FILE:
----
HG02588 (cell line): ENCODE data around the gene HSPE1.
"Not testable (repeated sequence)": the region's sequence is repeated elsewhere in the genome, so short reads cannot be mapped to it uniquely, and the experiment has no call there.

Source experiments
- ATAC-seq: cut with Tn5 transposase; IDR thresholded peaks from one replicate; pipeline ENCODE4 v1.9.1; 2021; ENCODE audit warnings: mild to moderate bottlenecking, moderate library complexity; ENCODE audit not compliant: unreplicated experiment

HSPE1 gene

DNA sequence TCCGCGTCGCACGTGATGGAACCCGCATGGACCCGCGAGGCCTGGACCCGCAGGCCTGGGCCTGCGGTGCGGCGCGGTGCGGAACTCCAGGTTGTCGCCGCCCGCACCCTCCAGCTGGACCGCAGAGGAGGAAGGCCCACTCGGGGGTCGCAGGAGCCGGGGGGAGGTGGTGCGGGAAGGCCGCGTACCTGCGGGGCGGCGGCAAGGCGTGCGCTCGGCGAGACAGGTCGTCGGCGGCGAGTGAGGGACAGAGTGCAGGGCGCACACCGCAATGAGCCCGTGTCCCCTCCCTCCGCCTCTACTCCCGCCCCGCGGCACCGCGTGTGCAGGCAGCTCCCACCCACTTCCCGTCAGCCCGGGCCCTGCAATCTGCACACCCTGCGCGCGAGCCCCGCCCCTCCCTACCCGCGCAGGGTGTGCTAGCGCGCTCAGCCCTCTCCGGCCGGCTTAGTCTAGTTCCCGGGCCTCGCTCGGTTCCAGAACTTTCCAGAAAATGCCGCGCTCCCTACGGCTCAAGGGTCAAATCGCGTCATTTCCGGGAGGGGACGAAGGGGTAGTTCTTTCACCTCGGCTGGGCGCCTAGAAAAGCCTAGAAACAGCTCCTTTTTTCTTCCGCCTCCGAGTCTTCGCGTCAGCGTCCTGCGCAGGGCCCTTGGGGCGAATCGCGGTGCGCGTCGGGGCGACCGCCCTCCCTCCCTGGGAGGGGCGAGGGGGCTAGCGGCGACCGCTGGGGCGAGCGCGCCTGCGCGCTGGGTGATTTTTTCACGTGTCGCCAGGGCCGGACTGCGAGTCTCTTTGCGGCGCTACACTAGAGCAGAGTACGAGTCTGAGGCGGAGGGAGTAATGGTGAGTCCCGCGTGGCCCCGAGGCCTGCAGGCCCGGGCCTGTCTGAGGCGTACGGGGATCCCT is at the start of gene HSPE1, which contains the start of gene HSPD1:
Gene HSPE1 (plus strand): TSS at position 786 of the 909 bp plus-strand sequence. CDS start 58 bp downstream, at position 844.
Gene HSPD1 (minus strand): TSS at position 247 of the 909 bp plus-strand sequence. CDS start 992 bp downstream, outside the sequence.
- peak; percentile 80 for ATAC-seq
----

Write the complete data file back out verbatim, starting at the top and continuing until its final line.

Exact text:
HG02588 (cell line): ENCODE data around the gene HSPE1.
"Not testable (repeated sequence)": the region's sequence is repeated elsewhere in the genome, so short reads cannot be mapped to it uniquely, and the experiment has no call there.

Source experiments
- ATAC-seq: cut with Tn5 transposase; IDR thresholded peaks from one replicate; pipeline ENCODE4 v1.9.1; 2021; ENCODE audit warnings: mild to moderate bottlenecking, moderate library complexity; ENCODE audit not compliant: unreplicated experiment

HSPE1 gene

DNA sequence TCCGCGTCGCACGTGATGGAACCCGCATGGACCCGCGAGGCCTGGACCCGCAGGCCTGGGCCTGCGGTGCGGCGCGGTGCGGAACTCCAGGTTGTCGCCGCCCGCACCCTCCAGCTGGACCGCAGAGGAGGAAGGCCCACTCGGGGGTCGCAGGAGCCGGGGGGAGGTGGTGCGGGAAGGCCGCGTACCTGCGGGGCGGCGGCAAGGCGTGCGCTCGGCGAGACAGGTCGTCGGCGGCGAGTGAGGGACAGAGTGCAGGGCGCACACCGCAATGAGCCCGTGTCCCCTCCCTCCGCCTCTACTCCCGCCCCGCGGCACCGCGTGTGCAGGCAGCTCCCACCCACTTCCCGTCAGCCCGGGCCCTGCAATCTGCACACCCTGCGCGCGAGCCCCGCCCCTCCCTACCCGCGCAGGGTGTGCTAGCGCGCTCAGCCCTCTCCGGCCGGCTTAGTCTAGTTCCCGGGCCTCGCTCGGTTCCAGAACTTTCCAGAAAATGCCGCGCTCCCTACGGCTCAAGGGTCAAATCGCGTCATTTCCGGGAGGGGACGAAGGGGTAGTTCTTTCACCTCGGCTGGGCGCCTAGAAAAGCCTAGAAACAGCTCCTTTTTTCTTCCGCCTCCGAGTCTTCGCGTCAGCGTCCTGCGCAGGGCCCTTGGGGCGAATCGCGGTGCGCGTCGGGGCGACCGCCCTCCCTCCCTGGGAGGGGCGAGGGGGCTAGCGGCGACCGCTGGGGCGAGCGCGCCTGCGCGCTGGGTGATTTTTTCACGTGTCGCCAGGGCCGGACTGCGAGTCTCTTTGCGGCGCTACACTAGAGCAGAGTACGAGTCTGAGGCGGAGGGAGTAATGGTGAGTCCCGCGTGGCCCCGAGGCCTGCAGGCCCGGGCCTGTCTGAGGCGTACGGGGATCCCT is at the start of gene HSPE1, which contains the start of gene HSPD1:
Gene HSPE1 (plus strand): TSS at position 786 of the 909 bp plus-strand sequence. CDS start 58 bp downstream, at position 844.
Gene HSPD1 (minus strand): TSS at position 247 of the 909 bp plus-strand sequence. CDS start 992 bp downstream, outside the sequence.
- peak; percentile 80 for ATAC-seq